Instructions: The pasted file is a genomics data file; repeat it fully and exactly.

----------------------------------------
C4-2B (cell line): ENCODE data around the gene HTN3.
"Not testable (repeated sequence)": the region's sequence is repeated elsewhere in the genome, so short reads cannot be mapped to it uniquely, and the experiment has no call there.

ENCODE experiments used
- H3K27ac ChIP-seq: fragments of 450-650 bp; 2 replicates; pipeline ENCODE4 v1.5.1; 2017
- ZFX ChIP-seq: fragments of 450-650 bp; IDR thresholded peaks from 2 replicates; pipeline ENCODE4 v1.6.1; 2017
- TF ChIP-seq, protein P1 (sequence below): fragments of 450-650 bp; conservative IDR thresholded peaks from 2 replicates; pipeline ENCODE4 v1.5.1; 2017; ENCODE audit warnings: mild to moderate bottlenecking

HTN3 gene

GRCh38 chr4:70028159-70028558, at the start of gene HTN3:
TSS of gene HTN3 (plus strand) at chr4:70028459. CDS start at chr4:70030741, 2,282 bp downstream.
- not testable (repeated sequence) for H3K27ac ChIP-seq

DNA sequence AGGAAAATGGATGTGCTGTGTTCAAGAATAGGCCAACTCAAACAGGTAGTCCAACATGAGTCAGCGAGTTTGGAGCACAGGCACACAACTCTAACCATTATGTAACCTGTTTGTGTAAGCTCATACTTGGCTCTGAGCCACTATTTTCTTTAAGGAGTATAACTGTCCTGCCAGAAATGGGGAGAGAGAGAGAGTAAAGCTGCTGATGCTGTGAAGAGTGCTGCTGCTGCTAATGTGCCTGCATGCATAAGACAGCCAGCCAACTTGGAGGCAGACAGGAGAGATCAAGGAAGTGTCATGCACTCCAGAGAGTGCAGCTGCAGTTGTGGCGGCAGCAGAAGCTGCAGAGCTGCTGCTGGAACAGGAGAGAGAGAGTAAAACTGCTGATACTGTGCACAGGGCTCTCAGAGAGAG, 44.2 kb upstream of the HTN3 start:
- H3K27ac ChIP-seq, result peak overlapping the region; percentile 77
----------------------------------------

C4-2B (cell line): ENCODE data around the gene HTN3.
"Not testable (repeated sequence)": the region's sequence is repeated elsewhere in the genome, so short reads cannot be mapped to it uniquely, and the experiment has no call there.

ENCODE experiments used
- H3K27ac ChIP-seq: fragments of 450-650 bp; 2 replicates; pipeline ENCODE4 v1.5.1; 2017
- ZFX ChIP-seq: fragments of 450-650 bp; IDR thresholded peaks from 2 replicates; pipeline ENCODE4 v1.6.1; 2017
- TF ChIP-seq, protein P1 (sequence below): fragments of 450-650 bp; conservative IDR thresholded peaks from 2 replicates; pipeline ENCODE4 v1.5.1; 2017; ENCODE audit warnings: mild to moderate bottlenecking

HTN3 gene

GRCh38 chr4:70028159-70028558, at the start of gene HTN3:
TSS of gene HTN3 (plus strand) at chr4:70028459. CDS start at chr4:70030741, 2,282 bp downstream.
- not testable (repeated sequence) for H3K27ac ChIP-seq

DNA sequence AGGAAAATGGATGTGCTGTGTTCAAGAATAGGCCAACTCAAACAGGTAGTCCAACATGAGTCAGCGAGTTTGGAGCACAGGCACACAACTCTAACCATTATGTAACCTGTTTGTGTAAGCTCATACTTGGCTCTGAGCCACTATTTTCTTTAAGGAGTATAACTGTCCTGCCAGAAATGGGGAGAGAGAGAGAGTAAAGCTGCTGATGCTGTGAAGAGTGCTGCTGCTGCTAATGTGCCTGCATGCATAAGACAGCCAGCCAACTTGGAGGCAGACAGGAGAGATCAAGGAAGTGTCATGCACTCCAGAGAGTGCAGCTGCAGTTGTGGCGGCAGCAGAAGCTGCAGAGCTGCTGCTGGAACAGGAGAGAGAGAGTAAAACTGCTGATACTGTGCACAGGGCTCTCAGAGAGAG, 44.2 kb upstream of the HTN3 start:
- H3K27ac ChIP-seq, result peak overlapping the region; percentile 77